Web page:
What About This…? 9.15.2016

By Wayne William Cipriano

I watched in hypnotic disbelief as that tracked robotic vehicle was maneuvered into that building carrying a bomb that was purposely detonated to effect the end of a standoff between the police and an armed individual who had holed-up inside.  Even after I saw the story several times I just could not rationally process what had happened let alone consider the potential implications.

I heard command personnel explaining the “necessity” of the response and the assurances that, given similar circumstances, the same response would be replicated.  Too much police attention was being monopolized, they explained.  Too many police resources were being expended at this one scene.

Police time wasted? When a guy with a gun barricades himself in a building and 35 police cars surround the location, 55 police officers train their service weapons in the general direction of the suspect, SWAT arrives, command, control, and communications are established, and every criminal in the city knows there is no better time to rob the local candy store, who can disagree that this is waste?

Police resources squandered? What does one of those robots cost? How much robot is left after the explosion? Sure, the robot was probably a gift from the Federal Government, but still, couldn’t it be better employed in a lot of future intelligence gathering situations where officer safety or fatigue might be issues?   And what about the costs of training and practicing that an officer or several officers went through now useless because the robot has gone bye-bye?

But put such concerns aside. I heard that the robotic surprise was necessary because this suspect posed a significant threat to innocent citizens should the situation con-tinue.  Do these “experts” not under-stand the absolute indiscriminate nature of detonations, as “shaped” as “controlled” as one might label them? Do they not watch the news when even the most “surgically” applied explosive devices, delivered by highly trained, massively experienced, humanely cautious military officers in combat so often results in the collateral damage of dead and maimed innocent civilians?

What I found most notable, however, was the almost complete lack of criticism by anyone, of this novel “crime-fighting” tool; this blowing up a structure because there was an armed suspect within who would not come out, so the only remedy was lethal explosive detona-tion.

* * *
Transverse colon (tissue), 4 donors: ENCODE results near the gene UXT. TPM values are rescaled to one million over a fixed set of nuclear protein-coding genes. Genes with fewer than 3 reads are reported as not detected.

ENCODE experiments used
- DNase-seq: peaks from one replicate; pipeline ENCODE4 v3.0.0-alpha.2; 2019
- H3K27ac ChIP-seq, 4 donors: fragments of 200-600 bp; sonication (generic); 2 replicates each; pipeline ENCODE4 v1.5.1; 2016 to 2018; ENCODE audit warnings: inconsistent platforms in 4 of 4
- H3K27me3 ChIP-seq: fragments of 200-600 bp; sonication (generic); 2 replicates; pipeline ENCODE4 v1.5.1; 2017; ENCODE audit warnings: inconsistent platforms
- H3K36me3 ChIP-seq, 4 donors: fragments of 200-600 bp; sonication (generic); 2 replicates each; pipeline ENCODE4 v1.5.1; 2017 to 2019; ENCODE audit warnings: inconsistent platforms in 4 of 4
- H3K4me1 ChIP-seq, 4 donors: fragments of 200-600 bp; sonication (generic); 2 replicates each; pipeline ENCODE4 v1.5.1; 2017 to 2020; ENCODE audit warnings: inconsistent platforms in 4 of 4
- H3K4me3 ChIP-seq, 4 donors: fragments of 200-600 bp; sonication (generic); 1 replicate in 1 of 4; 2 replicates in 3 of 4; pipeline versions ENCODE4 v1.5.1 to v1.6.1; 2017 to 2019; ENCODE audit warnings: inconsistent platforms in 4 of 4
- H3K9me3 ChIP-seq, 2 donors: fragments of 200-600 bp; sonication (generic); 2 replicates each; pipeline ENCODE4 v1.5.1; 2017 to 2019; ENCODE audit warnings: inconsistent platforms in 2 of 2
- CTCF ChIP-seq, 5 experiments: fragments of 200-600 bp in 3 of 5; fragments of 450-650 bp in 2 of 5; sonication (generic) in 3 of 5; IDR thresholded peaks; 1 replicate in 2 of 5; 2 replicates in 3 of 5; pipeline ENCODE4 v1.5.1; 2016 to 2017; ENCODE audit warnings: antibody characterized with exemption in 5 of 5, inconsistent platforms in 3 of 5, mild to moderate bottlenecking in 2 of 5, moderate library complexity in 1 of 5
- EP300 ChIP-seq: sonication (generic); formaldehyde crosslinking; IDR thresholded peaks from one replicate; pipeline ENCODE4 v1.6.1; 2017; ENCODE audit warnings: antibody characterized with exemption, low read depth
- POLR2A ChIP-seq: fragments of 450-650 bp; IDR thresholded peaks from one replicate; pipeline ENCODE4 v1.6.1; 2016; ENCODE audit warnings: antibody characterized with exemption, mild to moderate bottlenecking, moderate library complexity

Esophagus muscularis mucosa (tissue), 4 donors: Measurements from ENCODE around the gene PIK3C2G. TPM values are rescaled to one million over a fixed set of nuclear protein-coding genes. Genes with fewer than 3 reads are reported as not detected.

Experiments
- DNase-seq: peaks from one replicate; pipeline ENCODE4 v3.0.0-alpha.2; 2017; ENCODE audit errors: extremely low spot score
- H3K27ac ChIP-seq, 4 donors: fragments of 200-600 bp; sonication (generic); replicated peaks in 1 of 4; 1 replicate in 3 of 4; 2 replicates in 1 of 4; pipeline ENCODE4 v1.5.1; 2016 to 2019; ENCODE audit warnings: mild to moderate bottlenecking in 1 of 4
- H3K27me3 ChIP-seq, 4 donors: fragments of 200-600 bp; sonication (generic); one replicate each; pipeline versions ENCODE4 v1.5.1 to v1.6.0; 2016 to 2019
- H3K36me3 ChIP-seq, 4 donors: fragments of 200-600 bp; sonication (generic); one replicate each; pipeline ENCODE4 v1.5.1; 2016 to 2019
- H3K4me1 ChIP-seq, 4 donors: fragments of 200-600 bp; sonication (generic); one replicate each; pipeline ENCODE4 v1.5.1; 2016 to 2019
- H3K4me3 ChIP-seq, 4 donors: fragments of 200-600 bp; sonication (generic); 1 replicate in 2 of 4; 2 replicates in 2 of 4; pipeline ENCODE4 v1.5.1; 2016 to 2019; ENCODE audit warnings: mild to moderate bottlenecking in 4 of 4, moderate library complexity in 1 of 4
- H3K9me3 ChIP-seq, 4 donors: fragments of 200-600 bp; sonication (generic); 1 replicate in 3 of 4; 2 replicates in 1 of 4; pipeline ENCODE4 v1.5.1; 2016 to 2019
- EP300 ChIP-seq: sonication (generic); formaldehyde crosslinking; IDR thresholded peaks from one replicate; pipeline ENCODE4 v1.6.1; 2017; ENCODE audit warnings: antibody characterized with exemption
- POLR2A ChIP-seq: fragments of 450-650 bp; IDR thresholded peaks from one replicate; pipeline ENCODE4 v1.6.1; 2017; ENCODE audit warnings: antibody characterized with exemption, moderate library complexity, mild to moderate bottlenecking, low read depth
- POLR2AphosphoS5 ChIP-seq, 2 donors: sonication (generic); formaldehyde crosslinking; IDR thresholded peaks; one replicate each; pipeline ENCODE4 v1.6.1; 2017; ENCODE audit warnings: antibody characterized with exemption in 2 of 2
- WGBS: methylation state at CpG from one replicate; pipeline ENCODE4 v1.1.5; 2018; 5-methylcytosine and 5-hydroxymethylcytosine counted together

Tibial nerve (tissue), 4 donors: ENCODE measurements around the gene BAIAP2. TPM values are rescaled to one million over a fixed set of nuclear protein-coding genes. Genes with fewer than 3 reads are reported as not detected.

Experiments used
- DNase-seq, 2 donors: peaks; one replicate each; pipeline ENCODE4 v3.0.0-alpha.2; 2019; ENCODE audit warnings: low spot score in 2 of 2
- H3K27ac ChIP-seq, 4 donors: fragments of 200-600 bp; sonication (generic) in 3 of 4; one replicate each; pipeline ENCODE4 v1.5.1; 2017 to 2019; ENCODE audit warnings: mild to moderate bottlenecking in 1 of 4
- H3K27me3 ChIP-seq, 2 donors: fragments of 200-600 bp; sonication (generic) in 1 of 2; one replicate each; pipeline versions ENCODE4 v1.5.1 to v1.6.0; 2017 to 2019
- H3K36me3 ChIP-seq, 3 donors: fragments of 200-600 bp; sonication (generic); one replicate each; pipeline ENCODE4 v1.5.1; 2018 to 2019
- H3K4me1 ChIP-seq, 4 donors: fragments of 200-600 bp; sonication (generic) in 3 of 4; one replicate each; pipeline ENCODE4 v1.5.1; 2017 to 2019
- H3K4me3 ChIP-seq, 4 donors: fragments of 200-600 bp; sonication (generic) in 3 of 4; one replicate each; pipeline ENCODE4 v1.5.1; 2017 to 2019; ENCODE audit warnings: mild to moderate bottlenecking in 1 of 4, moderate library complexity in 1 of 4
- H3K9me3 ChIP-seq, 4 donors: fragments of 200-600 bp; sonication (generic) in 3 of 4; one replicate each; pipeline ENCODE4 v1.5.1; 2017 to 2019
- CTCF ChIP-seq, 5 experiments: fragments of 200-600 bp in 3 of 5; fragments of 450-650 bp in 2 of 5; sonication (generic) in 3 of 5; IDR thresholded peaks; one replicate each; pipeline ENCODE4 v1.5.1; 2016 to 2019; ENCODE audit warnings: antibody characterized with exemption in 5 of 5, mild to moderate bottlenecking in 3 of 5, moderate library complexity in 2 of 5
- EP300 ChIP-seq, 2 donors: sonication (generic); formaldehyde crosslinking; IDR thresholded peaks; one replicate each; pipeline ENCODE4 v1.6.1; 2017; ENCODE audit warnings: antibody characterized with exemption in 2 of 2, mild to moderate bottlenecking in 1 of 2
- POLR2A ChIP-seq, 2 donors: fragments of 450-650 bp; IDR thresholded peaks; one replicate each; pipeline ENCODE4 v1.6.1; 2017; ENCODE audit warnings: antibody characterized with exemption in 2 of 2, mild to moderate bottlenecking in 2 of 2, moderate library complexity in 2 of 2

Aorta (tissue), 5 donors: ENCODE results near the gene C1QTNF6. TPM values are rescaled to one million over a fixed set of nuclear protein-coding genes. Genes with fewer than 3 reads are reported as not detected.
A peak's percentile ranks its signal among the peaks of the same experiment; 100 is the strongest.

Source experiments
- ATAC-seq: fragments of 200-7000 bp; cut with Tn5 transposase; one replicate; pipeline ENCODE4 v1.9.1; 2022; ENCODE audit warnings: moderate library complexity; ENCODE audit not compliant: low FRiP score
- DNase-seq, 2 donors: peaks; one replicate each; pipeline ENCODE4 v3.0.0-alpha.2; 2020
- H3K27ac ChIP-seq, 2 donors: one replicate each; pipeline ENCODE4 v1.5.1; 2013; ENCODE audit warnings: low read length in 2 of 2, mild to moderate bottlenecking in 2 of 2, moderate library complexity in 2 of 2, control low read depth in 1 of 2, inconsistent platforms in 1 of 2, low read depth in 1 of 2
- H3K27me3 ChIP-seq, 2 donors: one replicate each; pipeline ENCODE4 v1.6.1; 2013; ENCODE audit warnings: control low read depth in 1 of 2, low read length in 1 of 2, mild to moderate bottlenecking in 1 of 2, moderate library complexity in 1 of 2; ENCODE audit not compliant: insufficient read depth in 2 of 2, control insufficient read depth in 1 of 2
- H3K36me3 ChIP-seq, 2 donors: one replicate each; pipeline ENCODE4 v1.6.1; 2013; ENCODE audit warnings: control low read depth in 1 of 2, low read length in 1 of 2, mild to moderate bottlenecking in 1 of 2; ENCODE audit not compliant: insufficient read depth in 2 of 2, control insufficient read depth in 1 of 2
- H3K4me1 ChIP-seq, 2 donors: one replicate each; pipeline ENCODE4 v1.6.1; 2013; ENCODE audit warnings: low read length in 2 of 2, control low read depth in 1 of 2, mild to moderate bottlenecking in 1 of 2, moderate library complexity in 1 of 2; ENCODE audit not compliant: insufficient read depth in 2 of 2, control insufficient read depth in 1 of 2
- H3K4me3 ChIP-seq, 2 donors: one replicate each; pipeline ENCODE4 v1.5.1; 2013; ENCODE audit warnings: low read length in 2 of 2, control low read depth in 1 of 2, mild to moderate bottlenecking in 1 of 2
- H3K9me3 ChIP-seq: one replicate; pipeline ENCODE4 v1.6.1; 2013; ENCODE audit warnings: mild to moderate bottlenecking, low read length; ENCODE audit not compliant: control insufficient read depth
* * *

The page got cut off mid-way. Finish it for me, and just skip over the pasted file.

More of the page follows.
Why not wait?  Just wait.  How many officers are really necessary to control such a situation?  What about turning off the water, electricity, air condition in the summer, the heat in the winter.  What about trading soporific-laden pizza slices for bullets?  Beer for hostages?  Why not let the negotiators have some real time – not a few hours, but a couple of days?  If the idea is, as we have so often been told, to limit the danger to the area, citizens, officers, and the suspect, why not concentrate on defusing the situation and just waiting?

Is it better to send explosive-bearing robots to destroy the building and hopefully the suspect (who might, probably not, but just might, have a legitimate reason for his recalcitrance)?  Are we that sure there is no quiet baby, no gagged hostage, no innocent hiding in a closet unknown to everyone, suspect and police alike?

What is next? Rocket-propelled grenades so much cheaper than robot delivery? Precision mortars?  Smart bombs?

In warfare you got to do what you got to do.  Innocent civilians go down all the time. That most regrettable fact is one of the reasons we avoid warfare so diligently.  But, urban policing is not warfare.  When those in charge refuse to recognize this it is time for them to go, and take their explosive devices with them.